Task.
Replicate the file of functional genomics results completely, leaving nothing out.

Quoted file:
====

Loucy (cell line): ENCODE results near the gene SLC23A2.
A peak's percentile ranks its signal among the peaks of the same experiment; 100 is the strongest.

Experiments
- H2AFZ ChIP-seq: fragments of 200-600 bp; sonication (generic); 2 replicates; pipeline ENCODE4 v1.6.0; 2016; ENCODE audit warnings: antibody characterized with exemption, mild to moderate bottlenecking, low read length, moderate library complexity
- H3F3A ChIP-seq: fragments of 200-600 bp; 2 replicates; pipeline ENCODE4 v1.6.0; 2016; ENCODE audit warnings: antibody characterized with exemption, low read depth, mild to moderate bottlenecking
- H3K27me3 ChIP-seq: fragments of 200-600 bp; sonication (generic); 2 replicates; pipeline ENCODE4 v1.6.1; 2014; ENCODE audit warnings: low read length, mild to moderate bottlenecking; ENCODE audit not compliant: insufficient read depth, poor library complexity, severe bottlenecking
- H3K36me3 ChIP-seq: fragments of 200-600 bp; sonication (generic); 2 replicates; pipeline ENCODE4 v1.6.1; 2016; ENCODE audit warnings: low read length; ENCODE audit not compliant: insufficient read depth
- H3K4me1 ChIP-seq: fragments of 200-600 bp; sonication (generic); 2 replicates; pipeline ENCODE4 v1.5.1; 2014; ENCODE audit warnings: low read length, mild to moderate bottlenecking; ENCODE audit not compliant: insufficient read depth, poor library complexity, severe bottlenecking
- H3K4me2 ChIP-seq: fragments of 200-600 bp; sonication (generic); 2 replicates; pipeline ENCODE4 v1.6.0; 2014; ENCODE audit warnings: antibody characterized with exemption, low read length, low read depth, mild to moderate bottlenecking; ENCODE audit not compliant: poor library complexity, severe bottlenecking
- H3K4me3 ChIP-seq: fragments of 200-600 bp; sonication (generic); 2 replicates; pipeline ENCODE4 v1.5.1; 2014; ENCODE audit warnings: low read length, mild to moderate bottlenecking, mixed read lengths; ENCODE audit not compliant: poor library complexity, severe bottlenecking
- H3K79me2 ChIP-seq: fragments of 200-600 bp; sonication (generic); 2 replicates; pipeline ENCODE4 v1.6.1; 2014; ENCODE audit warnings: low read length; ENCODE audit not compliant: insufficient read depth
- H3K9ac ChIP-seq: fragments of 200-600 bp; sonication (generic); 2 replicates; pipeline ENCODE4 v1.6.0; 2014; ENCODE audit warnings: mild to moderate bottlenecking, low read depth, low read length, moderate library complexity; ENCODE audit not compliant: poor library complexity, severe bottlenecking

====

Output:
Loucy (cell line): ENCODE results near the gene SLC23A2.
A peak's percentile ranks its signal among the peaks of the same experiment; 100 is the strongest.

Experiments
- H2AFZ ChIP-seq: fragments of 200-600 bp; sonication (generic); 2 replicates; pipeline ENCODE4 v1.6.0; 2016; ENCODE audit warnings: antibody characterized with exemption, mild to moderate bottlenecking, low read length, moderate library complexity
- H3F3A ChIP-seq: fragments of 200-600 bp; 2 replicates; pipeline ENCODE4 v1.6.0; 2016; ENCODE audit warnings: antibody characterized with exemption, low read depth, mild to moderate bottlenecking
- H3K27me3 ChIP-seq: fragments of 200-600 bp; sonication (generic); 2 replicates; pipeline ENCODE4 v1.6.1; 2014; ENCODE audit warnings: low read length, mild to moderate bottlenecking; ENCODE audit not compliant: insufficient read depth, poor library complexity, severe bottlenecking
- H3K36me3 ChIP-seq: fragments of 200-600 bp; sonication (generic); 2 replicates; pipeline ENCODE4 v1.6.1; 2016; ENCODE audit warnings: low read length; ENCODE audit not compliant: insufficient read depth
- H3K4me1 ChIP-seq: fragments of 200-600 bp; sonication (generic); 2 replicates; pipeline ENCODE4 v1.5.1; 2014; ENCODE audit warnings: low read length, mild to moderate bottlenecking; ENCODE audit not compliant: insufficient read depth, poor library complexity, severe bottlenecking
- H3K4me2 ChIP-seq: fragments of 200-600 bp; sonication (generic); 2 replicates; pipeline ENCODE4 v1.6.0; 2014; ENCODE audit warnings: antibody characterized with exemption, low read length, low read depth, mild to moderate bottlenecking; ENCODE audit not compliant: poor library complexity, severe bottlenecking
- H3K4me3 ChIP-seq: fragments of 200-600 bp; sonication (generic); 2 replicates; pipeline ENCODE4 v1.5.1; 2014; ENCODE audit warnings: low read length, mild to moderate bottlenecking, mixed read lengths; ENCODE audit not compliant: poor library complexity, severe bottlenecking
- H3K79me2 ChIP-seq: fragments of 200-600 bp; sonication (generic); 2 replicates; pipeline ENCODE4 v1.6.1; 2014; ENCODE audit warnings: low read length; ENCODE audit not compliant: insufficient read depth
- H3K9ac ChIP-seq: fragments of 200-600 bp; sonication (generic); 2 replicates; pipeline ENCODE4 v1.6.0; 2014; ENCODE audit warnings: mild to moderate bottlenecking, low read depth, low read length, moderate library complexity; ENCODE audit not compliant: poor library complexity, severe bottlenecking